Repainting your home is one of those projects that can create some hemming and hawing: on one hand, the new paint would make the exterior or interior of your home pop and might boost the selling price. On the other hand, because it is a comparatively small project and the prospective buyers might have their own plans for wall colors, it can feel like a waste of time or money.
So what should tip the scales in your particular case? Here are some ways to consider your circumstances and decide whether repainting is worthwhile, driven by the insights of real estate agents around the country.
Consider Local Housing Stock
A big way to make your decision is whether your home is competing against homes with nicer, newer paint than yours or if most of the other homes for sale also have a similar level of wear on the paint. If a buyer is looking at three or four comparable properties in similar price ranges but only one of them (yours) hasn’t had a new coat of paint, you may really lose out. However, if your paint still looks pretty good, and looks better than all the other homes available nearby, adding new paint to an already-nicer-than-average wall may not get you much of a boost when you go to sell.
Consider Your Options and Costs
ROI on a new coat of paint is often quite good, but it isn’t 100% because paying someone to paint can end up costing quite a bit, especially for a whole-house job. If you have access to someone who will paint well for a good price, or if you have the skill and inclination to paint the house yourself, you have a better chance of seeing a high ROI than if you have to pay a professional the full market rate.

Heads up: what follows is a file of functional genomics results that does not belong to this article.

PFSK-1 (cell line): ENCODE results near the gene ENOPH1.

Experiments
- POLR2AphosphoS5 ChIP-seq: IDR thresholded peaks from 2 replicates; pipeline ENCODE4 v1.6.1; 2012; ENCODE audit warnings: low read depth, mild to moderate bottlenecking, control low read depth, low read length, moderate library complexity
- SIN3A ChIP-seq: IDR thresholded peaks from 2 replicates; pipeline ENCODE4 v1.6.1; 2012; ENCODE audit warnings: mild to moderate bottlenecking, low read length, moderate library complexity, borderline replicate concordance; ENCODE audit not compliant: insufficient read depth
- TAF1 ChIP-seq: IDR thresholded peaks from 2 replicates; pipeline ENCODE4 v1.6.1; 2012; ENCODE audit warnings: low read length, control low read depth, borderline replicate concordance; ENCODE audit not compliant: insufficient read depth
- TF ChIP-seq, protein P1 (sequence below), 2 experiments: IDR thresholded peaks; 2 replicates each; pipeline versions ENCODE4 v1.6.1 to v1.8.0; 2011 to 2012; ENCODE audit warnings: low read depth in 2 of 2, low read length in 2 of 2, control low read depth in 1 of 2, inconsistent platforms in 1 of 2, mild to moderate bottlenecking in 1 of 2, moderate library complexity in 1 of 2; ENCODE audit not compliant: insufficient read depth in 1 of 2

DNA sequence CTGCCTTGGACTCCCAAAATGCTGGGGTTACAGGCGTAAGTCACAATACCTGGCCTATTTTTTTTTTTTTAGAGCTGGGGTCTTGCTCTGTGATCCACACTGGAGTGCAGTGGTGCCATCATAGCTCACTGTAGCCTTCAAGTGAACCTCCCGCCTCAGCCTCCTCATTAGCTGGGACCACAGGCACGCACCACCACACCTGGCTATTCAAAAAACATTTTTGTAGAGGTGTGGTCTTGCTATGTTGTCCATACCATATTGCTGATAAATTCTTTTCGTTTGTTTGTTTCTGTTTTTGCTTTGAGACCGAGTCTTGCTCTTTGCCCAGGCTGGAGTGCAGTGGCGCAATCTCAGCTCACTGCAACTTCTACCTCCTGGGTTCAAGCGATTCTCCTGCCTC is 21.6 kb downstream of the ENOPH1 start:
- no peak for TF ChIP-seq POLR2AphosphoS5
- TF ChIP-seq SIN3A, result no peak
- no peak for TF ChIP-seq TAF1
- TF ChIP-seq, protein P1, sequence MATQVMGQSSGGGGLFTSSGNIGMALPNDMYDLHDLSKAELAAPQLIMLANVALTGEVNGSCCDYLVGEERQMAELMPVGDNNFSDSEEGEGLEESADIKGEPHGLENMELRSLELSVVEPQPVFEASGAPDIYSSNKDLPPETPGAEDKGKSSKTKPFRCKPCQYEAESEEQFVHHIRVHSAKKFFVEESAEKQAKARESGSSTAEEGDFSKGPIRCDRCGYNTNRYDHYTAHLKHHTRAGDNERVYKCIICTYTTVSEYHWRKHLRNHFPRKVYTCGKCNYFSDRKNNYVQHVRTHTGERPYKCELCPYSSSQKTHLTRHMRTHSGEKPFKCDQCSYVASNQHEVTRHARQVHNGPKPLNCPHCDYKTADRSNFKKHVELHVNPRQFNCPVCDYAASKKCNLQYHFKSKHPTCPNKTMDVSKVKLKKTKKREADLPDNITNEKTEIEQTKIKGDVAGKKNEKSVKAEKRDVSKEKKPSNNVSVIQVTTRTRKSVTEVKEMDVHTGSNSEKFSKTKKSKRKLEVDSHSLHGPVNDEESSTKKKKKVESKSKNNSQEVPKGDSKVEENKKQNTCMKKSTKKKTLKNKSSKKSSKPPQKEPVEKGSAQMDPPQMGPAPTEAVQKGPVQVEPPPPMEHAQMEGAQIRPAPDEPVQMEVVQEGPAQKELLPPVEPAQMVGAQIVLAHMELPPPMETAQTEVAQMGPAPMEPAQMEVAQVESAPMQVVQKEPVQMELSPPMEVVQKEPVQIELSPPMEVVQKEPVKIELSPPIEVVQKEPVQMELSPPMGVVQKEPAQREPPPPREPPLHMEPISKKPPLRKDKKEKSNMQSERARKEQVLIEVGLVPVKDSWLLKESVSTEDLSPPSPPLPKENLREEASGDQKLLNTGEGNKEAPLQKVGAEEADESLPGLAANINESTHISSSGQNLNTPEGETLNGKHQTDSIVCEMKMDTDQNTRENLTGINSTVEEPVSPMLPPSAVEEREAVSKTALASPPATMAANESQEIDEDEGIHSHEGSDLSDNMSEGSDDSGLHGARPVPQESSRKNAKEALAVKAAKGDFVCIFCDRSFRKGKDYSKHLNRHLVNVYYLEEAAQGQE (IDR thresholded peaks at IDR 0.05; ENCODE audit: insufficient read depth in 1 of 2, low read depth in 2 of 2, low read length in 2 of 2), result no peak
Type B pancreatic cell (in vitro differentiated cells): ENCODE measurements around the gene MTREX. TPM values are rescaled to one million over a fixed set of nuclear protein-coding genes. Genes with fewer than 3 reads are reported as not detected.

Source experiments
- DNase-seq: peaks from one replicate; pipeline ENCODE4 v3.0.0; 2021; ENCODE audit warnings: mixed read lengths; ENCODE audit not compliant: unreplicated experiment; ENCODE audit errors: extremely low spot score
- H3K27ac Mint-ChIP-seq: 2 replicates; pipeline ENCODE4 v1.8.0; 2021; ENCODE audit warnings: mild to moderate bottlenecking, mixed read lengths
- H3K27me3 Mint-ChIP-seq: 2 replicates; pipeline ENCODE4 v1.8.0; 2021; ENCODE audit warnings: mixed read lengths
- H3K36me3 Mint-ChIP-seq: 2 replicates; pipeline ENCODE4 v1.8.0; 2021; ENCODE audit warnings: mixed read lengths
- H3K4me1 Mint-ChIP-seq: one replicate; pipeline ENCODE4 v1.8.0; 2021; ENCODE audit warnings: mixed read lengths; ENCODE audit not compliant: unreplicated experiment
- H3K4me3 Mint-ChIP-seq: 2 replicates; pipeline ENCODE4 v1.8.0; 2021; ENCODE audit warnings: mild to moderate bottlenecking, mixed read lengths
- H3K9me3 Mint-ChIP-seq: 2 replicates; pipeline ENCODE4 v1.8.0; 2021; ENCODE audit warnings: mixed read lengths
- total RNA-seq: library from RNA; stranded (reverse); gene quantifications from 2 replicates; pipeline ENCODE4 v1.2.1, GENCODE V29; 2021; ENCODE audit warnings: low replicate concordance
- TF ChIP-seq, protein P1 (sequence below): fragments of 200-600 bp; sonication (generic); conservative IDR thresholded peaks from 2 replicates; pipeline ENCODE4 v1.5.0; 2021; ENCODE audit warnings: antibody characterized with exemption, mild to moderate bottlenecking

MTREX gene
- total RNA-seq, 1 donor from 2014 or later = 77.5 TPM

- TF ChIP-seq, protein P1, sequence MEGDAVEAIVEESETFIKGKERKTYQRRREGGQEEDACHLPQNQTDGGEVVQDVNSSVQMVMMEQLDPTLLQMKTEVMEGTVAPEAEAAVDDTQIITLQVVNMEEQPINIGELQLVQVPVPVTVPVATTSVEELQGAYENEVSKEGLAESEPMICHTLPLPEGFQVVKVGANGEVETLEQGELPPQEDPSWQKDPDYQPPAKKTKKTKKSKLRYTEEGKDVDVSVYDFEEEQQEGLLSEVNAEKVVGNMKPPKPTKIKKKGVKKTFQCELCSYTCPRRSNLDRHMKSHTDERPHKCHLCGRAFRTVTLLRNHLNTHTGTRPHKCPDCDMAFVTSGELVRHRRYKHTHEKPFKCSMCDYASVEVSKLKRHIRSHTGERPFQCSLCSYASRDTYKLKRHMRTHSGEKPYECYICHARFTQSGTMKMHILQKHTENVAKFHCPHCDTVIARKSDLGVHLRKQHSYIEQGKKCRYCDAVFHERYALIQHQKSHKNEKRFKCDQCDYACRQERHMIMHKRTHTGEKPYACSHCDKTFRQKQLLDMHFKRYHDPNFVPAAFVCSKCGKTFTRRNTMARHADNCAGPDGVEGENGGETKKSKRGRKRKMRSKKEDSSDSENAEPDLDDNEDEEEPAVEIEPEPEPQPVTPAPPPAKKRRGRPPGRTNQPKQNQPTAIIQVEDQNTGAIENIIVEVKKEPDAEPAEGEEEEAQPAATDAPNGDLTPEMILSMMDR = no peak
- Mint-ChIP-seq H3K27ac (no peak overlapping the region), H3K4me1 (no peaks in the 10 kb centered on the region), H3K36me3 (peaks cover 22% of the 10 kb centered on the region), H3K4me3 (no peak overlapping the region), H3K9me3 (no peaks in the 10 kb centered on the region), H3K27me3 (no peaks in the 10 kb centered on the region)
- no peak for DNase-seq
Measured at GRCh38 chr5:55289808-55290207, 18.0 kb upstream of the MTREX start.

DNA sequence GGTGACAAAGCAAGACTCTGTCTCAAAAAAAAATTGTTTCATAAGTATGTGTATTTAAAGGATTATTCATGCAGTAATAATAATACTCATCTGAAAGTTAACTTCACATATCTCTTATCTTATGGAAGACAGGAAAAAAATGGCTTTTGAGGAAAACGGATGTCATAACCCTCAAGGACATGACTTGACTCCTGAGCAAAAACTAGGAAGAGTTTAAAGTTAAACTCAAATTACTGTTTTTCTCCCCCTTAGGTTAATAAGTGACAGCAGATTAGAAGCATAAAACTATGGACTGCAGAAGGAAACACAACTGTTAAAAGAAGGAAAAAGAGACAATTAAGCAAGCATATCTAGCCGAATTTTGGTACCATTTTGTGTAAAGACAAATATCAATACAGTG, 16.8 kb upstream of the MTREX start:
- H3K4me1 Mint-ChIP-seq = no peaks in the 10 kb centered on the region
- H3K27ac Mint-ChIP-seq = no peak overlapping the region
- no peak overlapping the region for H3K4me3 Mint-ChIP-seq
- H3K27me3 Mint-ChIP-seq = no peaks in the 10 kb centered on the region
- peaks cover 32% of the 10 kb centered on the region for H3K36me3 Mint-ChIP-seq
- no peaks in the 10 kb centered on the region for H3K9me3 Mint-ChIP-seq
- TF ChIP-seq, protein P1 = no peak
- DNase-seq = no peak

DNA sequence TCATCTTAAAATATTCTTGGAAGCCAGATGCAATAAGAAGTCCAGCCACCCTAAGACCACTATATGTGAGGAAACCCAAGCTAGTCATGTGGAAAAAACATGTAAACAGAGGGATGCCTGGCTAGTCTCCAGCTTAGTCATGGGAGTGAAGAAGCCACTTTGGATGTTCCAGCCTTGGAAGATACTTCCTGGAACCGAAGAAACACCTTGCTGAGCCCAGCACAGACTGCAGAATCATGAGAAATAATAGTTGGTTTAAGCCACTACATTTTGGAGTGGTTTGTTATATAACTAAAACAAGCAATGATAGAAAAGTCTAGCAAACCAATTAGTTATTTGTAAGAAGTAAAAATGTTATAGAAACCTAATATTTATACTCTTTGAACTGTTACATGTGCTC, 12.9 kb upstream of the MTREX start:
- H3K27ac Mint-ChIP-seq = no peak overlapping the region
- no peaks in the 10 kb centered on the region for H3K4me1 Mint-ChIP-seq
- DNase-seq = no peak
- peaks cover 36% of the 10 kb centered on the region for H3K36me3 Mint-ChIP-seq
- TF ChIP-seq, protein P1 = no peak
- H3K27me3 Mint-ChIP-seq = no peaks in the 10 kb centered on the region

Gather Data on Past Home Sales With and Without New Paint
Using real estate tools that your top real estate agent can help you navigate, take a look at some very recent sales in your area. Did these homes have fresh paint or paint that looks as good or better than yours? If you see a home that you’re surprised went for as much money as it did, check that home for new paint – maybe it was part of helped them get a higher offer.
The Bigger the Difference In Looks, The Bigger the Value
A key feature of your painting choice is how bad the paint looks now. There are many times when older paint hasn’t really chipped and doesn’t look bad at all, making the difference between old and new quite small. However, if your exterior paint, for example, has experienced a lot of damage from dirt, moss, or weather and is very clearly in need of a paint job, the boost from new paint will be a lot more. Obviously, there’s a continuum of wear-and-tear, but assume that the worse damage you have on your home’s paint, the more likely you’ll see positive value growth from repainting.